Hour Five UpdateThings are going well so far. I started with The Rift by Gene Luen Yang; as I predicted above, revisiting a world and a group of characters I love was the perfect way to start the Readathon. Then I moved on to the adorable Hilda comics by Luke Pearson, and during hour three I read Sharon Creech’s novels in verse Love That Dog and Hate That Cat (I loved them and they made me cry a lot. Probably a book about someone losing a beloved yellow dog wasn’t the best choice for me right now). Having boosted my sense of achievement with short stuff, I moved on to a full-length novel, and am now about two thirds of the way into Cracked Up to Be.
Most adorable panel ever?
Read so far and currently reading.
To any fellow Readathon participants reading this, how are you doing?
Hour Nine UpdateSince my last update I read the rest of Cracked Up To Be by Courtney Summers and The Lover’s Dictionary by David Levithan, plus I started Bake Sale by Sara Varon, another adorable comic. I also stopped for dinner and took half an hour or so to visit other readers’ blogs. I’m starting to get tired and I’m currently considering coffee, though part of me worries it would make me too awake. I’ll be staying up to make sure my Hour 13 Mini-Challenge posts, but after that the plan is to get some sleep and then get up early on Sunday for a few more hours of reading before the finish line. We’ll see how it goes. How’s everyone else holding up?
Delicious gnocchi for dinner.
Hour Eleven: The & So To Bed UpdateI finished Bake Sale and started The Westing Game, but even after a cappuccino I’m finding it hard to stay awake. I’ll try to read a few more chapters before calling it a night, but I figure it’s better to get some sleep now and wake up nice and early tomorrow so I’m around for the final stretch of the Readathon. If I don’t update or tweet again, I’ll see you all in a couple of hours! I’m definitely not quitting and hope to get a good amount of reading done tomorrow morning.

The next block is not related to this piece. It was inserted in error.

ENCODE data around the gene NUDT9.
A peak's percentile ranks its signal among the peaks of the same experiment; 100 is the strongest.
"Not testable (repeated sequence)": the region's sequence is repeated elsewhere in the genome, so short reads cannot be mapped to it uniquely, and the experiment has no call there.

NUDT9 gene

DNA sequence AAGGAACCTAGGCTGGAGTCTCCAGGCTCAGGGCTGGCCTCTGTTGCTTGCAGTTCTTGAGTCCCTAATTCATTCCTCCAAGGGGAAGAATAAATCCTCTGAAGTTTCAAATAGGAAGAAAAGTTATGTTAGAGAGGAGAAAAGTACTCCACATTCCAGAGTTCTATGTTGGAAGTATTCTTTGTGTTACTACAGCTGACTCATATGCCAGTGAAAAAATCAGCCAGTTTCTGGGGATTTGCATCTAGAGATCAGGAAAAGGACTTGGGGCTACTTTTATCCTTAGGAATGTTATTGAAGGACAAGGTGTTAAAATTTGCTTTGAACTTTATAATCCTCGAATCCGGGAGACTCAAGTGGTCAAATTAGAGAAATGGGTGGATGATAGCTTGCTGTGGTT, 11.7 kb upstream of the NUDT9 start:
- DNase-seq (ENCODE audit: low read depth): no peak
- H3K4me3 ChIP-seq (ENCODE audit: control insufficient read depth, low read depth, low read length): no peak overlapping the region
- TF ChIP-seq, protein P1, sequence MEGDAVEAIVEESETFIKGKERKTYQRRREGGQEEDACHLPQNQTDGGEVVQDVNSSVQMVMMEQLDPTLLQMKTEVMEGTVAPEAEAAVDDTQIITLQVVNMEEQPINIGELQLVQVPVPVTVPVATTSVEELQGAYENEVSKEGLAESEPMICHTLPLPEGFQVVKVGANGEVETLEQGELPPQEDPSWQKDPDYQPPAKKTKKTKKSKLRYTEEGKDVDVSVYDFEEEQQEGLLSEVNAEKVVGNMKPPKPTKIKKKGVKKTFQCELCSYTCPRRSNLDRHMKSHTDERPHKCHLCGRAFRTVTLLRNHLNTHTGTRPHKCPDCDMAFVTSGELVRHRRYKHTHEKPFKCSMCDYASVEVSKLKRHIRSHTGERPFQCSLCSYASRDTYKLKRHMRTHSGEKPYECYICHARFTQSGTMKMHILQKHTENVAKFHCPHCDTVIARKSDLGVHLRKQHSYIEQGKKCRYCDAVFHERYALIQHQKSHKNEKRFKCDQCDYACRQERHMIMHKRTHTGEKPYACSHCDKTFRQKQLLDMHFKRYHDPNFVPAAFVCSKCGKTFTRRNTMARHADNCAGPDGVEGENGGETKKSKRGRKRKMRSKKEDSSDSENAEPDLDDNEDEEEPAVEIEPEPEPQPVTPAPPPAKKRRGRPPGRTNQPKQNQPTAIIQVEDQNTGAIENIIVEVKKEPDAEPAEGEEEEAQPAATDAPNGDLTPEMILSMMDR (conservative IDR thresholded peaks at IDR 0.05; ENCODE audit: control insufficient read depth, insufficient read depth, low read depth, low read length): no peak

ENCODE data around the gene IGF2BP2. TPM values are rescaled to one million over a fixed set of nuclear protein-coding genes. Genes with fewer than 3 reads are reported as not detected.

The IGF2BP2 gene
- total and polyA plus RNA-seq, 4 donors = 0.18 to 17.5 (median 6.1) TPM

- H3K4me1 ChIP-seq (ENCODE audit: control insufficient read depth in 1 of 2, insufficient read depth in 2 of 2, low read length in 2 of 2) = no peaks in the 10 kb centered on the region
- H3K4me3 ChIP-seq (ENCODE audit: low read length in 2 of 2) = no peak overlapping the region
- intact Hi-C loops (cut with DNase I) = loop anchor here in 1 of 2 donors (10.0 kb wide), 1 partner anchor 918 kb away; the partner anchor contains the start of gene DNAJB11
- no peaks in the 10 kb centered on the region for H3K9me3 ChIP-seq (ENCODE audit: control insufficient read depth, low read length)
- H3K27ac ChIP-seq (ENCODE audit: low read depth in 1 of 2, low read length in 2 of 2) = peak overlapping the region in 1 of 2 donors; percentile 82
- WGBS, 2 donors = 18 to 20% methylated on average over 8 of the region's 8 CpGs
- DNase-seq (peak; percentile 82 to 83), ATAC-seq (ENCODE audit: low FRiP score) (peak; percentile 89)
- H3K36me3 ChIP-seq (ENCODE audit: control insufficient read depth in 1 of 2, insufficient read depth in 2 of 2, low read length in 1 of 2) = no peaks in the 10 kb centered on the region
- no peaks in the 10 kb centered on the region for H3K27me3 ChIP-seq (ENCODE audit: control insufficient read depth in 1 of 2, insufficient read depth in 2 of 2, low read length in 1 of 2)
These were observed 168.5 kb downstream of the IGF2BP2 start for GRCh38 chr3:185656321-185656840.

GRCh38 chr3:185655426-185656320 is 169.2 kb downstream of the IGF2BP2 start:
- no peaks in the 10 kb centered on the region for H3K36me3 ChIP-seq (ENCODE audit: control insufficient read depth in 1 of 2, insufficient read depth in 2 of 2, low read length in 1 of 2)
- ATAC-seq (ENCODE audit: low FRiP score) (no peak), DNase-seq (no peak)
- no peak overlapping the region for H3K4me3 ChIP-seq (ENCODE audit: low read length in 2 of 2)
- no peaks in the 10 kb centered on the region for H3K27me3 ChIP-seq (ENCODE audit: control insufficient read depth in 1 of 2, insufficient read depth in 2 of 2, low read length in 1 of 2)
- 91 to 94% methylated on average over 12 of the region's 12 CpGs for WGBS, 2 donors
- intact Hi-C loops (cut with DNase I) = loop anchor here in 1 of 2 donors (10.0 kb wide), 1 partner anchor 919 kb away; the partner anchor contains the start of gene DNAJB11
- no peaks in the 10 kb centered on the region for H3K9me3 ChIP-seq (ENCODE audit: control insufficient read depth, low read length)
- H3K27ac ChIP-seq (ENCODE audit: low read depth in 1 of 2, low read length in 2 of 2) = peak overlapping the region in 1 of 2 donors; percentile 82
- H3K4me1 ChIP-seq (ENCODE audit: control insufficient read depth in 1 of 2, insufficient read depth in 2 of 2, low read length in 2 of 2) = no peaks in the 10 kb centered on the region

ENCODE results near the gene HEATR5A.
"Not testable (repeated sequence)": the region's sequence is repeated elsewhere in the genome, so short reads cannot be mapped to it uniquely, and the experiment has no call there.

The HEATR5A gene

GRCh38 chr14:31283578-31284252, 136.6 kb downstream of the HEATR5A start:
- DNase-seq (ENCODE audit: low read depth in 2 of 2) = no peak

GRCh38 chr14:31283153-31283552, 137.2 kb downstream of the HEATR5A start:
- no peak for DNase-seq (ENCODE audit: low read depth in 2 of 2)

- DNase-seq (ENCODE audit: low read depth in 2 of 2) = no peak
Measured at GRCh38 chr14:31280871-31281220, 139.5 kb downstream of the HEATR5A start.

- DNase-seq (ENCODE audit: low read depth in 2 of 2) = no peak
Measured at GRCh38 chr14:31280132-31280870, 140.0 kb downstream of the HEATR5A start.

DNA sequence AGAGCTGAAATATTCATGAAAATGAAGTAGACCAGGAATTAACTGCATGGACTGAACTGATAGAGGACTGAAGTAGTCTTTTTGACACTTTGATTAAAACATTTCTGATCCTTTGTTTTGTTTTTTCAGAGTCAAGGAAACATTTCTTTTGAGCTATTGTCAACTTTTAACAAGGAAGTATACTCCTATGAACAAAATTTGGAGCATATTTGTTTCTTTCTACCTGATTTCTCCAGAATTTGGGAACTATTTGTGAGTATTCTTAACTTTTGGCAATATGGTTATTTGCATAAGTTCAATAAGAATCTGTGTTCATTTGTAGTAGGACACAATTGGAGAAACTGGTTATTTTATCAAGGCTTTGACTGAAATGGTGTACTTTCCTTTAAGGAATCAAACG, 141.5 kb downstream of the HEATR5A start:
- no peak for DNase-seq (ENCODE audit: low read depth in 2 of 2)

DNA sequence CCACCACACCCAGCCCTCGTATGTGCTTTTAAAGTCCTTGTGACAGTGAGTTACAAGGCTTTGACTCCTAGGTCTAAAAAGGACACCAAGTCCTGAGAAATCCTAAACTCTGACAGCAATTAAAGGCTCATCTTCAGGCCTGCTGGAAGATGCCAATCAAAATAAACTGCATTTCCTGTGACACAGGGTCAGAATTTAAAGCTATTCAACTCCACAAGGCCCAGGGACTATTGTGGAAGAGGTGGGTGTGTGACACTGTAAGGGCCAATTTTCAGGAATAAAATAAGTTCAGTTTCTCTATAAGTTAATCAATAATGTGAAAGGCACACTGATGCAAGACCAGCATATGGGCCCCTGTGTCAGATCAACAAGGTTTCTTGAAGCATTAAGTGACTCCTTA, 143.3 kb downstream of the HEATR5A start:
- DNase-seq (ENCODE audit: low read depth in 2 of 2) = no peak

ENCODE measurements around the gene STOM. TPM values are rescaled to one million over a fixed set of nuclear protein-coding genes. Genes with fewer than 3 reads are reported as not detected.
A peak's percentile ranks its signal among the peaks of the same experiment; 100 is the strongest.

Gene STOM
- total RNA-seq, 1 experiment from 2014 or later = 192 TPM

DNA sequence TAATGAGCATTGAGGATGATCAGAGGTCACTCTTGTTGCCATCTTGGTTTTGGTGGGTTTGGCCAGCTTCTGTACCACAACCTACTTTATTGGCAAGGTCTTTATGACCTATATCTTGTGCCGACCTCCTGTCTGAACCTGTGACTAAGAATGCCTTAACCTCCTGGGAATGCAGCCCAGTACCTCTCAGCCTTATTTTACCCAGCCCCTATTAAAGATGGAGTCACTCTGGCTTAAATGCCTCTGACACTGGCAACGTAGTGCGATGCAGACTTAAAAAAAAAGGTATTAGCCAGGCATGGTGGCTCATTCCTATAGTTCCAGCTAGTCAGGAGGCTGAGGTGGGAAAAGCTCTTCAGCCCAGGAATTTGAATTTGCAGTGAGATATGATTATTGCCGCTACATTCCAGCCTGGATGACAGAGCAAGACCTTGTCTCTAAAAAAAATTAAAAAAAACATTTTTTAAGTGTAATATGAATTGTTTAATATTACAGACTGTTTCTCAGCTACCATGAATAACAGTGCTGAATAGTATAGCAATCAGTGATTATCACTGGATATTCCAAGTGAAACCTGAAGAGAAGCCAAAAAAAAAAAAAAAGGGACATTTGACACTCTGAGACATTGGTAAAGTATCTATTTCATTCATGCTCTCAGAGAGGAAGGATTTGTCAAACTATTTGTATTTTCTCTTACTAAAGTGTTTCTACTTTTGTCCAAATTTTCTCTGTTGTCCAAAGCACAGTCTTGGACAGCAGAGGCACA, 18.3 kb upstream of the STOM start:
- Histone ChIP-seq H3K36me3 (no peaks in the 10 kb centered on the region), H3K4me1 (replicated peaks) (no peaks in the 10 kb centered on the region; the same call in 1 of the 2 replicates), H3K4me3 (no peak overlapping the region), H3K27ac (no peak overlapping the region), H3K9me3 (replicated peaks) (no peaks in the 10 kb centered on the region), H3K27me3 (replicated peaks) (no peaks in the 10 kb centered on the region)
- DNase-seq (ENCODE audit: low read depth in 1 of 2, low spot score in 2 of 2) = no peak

Hour Eighteen: I’m back!Good morning! I didn’t get much further into The Westing Game last night, but I’m up now and ready for another six hours of reading. Thank you so much to everyone who took part in my Hour Thirteen mini-challenge while I was asleep — I had a ton of fun going through your entries just now.
Morning photo update:
Roses in my garden.
Early morning sky — it looks like it’s going to be a sunny day, but probably still too chilly to read outside.
Yes, I have a lot of cat mugs.
Breakfast - porridge with strawberries :D
Hour Twenty-Three: Home Stretch!I expect this will be my last update until the End of the Event Meme. Since I last checked in I finished The Westing Game, read Giants Beware! (another delightful comic), and also read one more novel in verse, Out of the Dust (it was really good and it made me want to finally get around to The Grapes of Wrath). Now I’m starting my final Readathon book, Sorrow’s Knot by Erin Bow. I don’t expect to finish it, but it will be good to get started on a book I’ve been really looking forward to for the last couple of hours of the Readathon.